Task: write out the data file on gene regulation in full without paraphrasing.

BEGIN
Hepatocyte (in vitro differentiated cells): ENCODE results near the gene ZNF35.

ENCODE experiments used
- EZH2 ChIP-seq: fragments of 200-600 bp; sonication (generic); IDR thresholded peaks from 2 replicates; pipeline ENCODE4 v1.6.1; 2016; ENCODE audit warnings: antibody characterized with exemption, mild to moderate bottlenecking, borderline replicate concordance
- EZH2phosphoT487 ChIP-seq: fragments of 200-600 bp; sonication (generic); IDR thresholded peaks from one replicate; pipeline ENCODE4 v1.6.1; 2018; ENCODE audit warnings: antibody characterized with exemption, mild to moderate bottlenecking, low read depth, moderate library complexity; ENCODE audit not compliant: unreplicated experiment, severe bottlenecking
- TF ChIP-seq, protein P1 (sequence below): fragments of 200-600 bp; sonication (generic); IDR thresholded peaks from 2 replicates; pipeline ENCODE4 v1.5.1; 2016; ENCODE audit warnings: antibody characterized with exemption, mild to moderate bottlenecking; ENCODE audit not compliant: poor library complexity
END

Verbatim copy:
Hepatocyte (in vitro differentiated cells): ENCODE results near the gene ZNF35.

ENCODE experiments used
- EZH2 ChIP-seq: fragments of 200-600 bp; sonication (generic); IDR thresholded peaks from 2 replicates; pipeline ENCODE4 v1.6.1; 2016; ENCODE audit warnings: antibody characterized with exemption, mild to moderate bottlenecking, borderline replicate concordance
- EZH2phosphoT487 ChIP-seq: fragments of 200-600 bp; sonication (generic); IDR thresholded peaks from one replicate; pipeline ENCODE4 v1.6.1; 2018; ENCODE audit warnings: antibody characterized with exemption, mild to moderate bottlenecking, low read depth, moderate library complexity; ENCODE audit not compliant: unreplicated experiment, severe bottlenecking
- TF ChIP-seq, protein P1 (sequence below): fragments of 200-600 bp; sonication (generic); IDR thresholded peaks from 2 replicates; pipeline ENCODE4 v1.5.1; 2016; ENCODE audit warnings: antibody characterized with exemption, mild to moderate bottlenecking; ENCODE audit not compliant: poor library complexity